Oh boy, another classic television IP making its big screen debut. This has been a pretty bad place for films to mine their material. Between CHiPS, Starsky and Hutch, and Bewitched there has been a lot of so so to terrible films. (Note: I will defend the 90’s adaptation of The Brady Bunch. That film is genuinely funny.) So here we have Fantasy Island, a horror bend on a TV series that has been out of the cultural zeitgeist for a while. I have to be honest, the only reason I have a passing knowledge of the series is from other films or TV shows referencing it. Do general audiences know or even care about the source material?
Mr. Roarke (Michael Pena) runs an island where all your wildest fantasies can come true. A group of visitors (Maggie Q, Lucy Hale, Austin Stowell, Jimmy O. Yang, and Ryan Hansen) who’ve won a contest are now ready to have the dream vacation they’ve always dreamed of. That is until the dark side of wish fulfillment rears its ugly head. This is a well worn trope that became super popular once W.W. Jacobs’ The Monkey’s Paw was published over a century ago. Kids programs like Are You Afraid of the Dark? and most other horror anthology series have used it to teach valuable lessons to its viewers. That said, if done right it can be used to craft an effective and smart thriller.
“Once you begin a fantasy, you must see it through to its natural conclusion.”
Here’s the weird part, the script isn’t terrible in the typical way that most winter horror films are. It’s got a competent idea and executes it decently, but it’s kind of both overcooked and undercooked. Some ideas are way too simple for their own good. Why did X event happen? Because we need to get to Z, so shut up. In the meantime it feels like the film is trying to be cleverer than it actually is. And yet, in spite of this I actually enjoyed how the story pulled itself together. That makes Fantasy Island better than expected. There is one issue that still sticks out like a sore thumb to me, but we’ll get to that below.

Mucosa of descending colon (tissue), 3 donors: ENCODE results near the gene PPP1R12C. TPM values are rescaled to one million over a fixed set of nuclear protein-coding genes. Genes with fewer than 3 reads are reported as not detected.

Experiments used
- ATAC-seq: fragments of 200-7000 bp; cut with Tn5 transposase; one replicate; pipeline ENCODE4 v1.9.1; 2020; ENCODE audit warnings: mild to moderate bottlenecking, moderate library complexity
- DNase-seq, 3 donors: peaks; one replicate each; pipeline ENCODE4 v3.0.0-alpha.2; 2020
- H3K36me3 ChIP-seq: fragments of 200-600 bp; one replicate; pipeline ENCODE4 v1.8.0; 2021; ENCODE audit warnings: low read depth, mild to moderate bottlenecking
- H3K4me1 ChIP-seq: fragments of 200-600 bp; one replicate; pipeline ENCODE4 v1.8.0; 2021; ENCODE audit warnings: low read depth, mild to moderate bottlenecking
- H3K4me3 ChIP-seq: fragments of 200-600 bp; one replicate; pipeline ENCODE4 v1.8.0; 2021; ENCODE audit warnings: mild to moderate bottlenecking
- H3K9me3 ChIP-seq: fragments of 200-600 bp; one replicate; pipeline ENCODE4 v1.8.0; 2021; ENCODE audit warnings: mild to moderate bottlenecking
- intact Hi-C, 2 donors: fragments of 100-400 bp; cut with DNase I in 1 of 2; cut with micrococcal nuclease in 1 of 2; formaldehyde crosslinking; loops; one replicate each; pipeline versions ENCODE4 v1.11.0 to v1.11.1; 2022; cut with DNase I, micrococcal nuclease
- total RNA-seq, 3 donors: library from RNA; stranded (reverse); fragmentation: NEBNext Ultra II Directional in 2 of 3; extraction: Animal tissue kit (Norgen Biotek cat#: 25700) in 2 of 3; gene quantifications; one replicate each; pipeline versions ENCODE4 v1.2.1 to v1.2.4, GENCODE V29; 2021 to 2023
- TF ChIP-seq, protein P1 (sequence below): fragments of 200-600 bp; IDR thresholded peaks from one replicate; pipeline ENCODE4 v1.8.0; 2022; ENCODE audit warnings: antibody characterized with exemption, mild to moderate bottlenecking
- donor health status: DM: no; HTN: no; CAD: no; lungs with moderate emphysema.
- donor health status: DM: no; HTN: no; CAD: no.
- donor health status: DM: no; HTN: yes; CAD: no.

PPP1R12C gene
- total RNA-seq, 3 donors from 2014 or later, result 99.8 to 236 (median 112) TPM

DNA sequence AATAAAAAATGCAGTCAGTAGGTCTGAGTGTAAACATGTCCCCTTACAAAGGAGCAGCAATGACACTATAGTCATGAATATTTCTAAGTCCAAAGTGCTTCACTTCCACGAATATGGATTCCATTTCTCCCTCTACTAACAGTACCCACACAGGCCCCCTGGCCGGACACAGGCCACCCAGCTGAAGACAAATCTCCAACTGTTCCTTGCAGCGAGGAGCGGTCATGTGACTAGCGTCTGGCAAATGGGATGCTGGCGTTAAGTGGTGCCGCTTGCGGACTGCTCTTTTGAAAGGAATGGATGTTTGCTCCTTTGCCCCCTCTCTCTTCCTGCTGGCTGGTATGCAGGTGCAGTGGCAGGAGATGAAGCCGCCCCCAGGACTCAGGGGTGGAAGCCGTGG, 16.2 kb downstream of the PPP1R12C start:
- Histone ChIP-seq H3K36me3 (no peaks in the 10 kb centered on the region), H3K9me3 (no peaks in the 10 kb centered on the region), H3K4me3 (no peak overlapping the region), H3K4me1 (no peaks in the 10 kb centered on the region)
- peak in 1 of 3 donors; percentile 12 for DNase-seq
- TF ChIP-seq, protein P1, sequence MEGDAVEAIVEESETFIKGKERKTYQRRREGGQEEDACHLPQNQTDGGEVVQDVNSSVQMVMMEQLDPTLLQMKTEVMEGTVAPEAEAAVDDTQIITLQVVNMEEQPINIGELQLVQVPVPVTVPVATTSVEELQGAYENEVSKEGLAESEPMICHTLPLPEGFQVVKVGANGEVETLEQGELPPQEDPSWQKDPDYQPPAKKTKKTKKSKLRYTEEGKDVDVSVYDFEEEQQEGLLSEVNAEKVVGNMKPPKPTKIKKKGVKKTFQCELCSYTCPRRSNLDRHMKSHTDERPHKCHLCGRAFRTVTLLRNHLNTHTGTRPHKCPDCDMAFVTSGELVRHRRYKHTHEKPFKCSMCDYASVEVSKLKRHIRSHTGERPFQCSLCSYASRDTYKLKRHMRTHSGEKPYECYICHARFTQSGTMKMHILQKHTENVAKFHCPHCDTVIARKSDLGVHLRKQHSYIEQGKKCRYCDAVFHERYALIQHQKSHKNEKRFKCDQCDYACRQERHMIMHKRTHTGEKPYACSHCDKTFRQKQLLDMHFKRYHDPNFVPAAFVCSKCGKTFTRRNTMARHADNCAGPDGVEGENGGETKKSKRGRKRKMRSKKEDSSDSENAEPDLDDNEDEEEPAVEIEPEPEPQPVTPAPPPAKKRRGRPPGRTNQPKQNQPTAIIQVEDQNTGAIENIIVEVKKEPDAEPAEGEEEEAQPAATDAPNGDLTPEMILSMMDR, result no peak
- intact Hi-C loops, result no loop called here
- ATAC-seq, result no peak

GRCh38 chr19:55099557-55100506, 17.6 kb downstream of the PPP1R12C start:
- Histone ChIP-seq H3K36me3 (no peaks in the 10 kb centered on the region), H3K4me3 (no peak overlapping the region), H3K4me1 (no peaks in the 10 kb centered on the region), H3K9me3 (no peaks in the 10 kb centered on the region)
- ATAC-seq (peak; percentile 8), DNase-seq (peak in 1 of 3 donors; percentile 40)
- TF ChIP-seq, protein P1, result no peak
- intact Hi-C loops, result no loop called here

The cast is all pretty solid and a higher caliber than a project like this would typically attract. Pena as always does a great job with whatever material he’s given. I’m thankful he’s continued to push his talents with every role he takes. Maggie Q does well with what she’s given and probably has the most emotional heavy lifting of the cast. Yang and Hansen are there to provide laughs and for the most part succeed, although there are a few moments that land like dull thuds. Stowell has some tough moments, but surprisingly he comes through pulling his story together. I was pretty surprised to see Portia Doubleday in the supporting cast. I would’ve figured after the success of Mr. Robot she’d be primed for bigger and better roles than this. It was also a real treat to see the always entertaining Michael Rooker pop up. We need more Rooker!
“The problem with having it all is that usually someone else wants it too.”
(SPOILERS) Now we come to the character of Melanie (Lucy Hale) and this is where the wrinkles in the film come up. I always have a problem when a character we’ve spent time with away from other characters reveals who they really are. Melanie is revealed to be the villain after we’ve seen her mortified and clueless in scenes where she doesn’t need to be. And this is always a tough twist to get right. Rose in Get Out never has a moment alone where she acts out of character before her reveal and that’s why it works so well. Here I rolled my eyes and felt like this reveal was an afterthought more than an organic plot point. (END SPOILERS)
In the end Fantasy Island looks pretty and has some solid acting, but kind of collapses under some plot problems. It was better than I expected, but I wasn’t expecting much.
Overall Score: 2/5
The Shameless Plugs
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